The thing which brought me to tears strangely was a role I so far had not much cared about. The king of the elves, Thranduil. Recognising that time and reason is not everything, but that emotion has its place in the world and the working of things. That was a hard process for him to come to that conclusion and a hard mental fight with his 'loved' son.
This emotionally impressed me so much, that Tauriel and Kili, as well as Thorin and Bilbo were pressed into the background.

Sorry, Thorin. But your death scene was good, but I had expected it. I was disappointed that nobody will be able to tell about your true bravery in your last battle (except the watchers of the film, but not your fellow dwarves or hobbits or elves or ...)
And I must admit, for me Bilbo distracted from the severeness of the scene. I just see him as a constant humorist, so the tragic moment was lost on me.

Fili and Kili were more tragic for me (though I knew they had to die as well), but still, the realising of the death of a life concept by Thranduil still beat everything else for me.

Just thinking about it - what I do miss in the three Hobbit-films: 
  • Where is Thorin's father? 
  • Where is the explanation for how Gandalf got the key from Thorin's father?
  • Where is the explanation for how Thorin's father disappeared and no longer has a right to the throne of the dwarves?
  • Who will be able to document the death of Thorin and sing about it to future dwarf generations, when all were either asleep or far away at the time it happened?
  • Where is Thorin's burial ceremony? (Had thought they possibly could take notes for King Richard III's re-burial in Leicester in March 2015. No, nothing. Bilbo just tries to quietly steal away. How unceremonious for a 'dear friend', as he last had proclaimed.)

I did not read any of the other Hobbit III reviews, so if I repeat things or don't refer to anything, that is because of my total ignorance. (I am living on work cloud XX right now)  ;o)


  1. There's a lot of evidence to suggest that the Durins' funeral will be in the extended edition (it's in the design documentation they published and there were glimpses of it in some of the trailers). Good point about the witnessing of Thorin's struggle. My understanding is that while the EE will be about a half hour longer again, there won't be much more Thorin in it -- Armitage has said that almost all of his scenes were included in the theatrical release.

    You have a more sophisticated reading of The Hobbit as an explanation of that battle that I have ever been able to develop -- good for you.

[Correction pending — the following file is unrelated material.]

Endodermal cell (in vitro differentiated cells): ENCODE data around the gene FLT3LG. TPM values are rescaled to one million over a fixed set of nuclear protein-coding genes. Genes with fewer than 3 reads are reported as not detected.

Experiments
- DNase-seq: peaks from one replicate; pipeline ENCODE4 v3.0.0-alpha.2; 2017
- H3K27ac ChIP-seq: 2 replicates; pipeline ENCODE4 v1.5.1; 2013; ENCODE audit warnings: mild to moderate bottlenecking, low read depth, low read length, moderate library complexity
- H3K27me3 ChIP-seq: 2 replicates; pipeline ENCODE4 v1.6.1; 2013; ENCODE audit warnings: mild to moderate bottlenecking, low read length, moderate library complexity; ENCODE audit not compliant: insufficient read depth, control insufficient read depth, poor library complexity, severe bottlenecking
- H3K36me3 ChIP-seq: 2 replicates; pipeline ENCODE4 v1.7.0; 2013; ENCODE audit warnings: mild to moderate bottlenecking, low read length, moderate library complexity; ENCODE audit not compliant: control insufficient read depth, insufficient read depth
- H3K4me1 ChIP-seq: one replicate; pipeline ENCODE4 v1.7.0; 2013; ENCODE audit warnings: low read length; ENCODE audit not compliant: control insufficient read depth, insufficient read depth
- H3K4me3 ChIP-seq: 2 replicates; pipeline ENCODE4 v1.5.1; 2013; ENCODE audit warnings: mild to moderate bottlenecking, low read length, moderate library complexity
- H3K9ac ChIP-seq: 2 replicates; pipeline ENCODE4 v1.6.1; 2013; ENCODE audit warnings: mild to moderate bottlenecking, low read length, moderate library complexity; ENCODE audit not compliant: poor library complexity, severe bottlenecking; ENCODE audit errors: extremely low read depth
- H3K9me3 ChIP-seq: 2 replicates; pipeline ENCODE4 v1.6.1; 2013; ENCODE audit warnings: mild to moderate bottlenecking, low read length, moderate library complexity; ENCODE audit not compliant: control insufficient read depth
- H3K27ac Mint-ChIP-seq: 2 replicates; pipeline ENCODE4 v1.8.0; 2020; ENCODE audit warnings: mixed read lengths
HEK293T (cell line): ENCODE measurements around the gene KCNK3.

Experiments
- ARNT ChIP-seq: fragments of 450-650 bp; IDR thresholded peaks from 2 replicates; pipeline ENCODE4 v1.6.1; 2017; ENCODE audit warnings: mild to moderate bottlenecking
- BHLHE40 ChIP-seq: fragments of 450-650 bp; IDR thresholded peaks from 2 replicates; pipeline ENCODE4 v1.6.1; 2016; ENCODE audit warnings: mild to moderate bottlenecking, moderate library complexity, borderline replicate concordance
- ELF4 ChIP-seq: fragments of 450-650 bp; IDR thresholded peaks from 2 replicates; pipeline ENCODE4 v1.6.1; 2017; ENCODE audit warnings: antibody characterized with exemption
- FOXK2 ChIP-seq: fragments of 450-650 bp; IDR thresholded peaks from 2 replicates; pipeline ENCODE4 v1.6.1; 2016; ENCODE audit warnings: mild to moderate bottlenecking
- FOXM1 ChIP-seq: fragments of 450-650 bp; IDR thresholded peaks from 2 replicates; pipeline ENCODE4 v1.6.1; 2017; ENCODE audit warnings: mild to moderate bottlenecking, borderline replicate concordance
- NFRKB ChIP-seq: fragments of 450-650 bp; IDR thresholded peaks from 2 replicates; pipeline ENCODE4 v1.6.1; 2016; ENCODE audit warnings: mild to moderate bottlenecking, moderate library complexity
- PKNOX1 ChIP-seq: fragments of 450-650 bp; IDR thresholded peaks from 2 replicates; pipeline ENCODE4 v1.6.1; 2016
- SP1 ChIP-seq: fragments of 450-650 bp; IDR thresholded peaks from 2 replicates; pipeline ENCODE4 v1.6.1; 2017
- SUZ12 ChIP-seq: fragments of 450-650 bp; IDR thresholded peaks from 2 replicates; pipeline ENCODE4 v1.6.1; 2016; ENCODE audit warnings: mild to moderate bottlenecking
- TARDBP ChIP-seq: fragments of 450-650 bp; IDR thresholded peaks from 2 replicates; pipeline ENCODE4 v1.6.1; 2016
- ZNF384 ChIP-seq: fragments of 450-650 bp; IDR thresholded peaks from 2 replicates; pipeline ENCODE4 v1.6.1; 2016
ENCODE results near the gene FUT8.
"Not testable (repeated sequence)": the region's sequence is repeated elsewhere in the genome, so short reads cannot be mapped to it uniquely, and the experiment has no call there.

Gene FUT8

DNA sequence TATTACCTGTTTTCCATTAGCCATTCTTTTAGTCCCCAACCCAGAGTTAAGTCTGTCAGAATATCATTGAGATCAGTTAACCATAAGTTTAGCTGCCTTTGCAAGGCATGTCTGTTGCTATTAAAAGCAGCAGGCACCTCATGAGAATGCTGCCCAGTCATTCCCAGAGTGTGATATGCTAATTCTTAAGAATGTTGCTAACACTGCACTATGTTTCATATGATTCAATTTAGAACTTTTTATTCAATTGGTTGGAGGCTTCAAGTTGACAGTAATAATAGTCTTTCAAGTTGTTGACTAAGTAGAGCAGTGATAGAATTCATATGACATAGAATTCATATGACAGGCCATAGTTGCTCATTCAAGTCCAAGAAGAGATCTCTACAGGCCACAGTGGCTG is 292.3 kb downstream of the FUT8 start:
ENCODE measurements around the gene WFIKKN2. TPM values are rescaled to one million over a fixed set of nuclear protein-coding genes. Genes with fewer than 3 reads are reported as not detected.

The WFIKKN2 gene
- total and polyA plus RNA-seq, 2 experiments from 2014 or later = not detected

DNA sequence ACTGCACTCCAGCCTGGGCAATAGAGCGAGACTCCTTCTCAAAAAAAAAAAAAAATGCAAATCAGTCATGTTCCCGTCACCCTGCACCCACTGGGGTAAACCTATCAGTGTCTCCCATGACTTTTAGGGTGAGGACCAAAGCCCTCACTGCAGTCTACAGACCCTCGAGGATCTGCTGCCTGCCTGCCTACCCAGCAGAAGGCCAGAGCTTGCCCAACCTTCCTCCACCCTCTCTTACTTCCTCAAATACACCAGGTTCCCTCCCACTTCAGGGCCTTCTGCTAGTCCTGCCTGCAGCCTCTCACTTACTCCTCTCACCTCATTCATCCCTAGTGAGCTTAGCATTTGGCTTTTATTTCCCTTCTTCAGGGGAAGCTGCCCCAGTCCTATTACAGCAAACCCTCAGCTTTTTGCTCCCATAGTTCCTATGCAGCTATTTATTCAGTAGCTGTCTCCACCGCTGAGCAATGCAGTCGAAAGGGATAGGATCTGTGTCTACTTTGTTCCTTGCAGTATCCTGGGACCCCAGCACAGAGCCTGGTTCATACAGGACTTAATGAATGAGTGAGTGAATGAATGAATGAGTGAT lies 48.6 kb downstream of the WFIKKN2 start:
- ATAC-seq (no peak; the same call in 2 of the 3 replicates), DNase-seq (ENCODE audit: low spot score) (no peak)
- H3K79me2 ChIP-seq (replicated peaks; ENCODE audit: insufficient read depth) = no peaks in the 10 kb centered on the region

1. Thank you, Servetus.
      There was indeed lots of Thorin in this third part. Perhaps that is the cause why I like this part best ;o)
      The other dwarves were rather scarce. I hope they get more film time in the EE.
      They were developed so lovely and in the entirety of the three films just got too few screen times to show their fun loving attitudes. I had hoped for more singing and music as well. A battle cry / song would even have done for me. Those are thought to be musical dwarves?

      With the Hobbit and the battle, in a way I see it as Tolkien's struggle to explain why 'small' people who had no reason to fight each other in WWI, went to war and were brought up against each other. People who otherwise would not kill a fly.
      I once asked my grandfather if his time in the war prison was a hard time and he answered, the prison guards were just as motivated to be there as he was and originally were farmers and small crafts men like he was, so they got along just fine. It is this part of the reasoning, which I miss in the film, that people who do not like war, are pressed to fight it. (Good, I did not like the role of the bard in the film, so his reasoning was off for me anyway. Though he would have been the best representative of this war interpretation, but missed it totally in my view. He had the necessary elements of fellow citizens, family, children, etc. to protect But he did not work for me, to get this message across. The focus went too much onto the money - see: dragon sickness - and not the things that should have motivated the bard. The elements were all there, but still ...
      Perhaps they fell short because of the war machine like enemies. I don't know why, but that argument string about the city in the film just did not work for me at all.)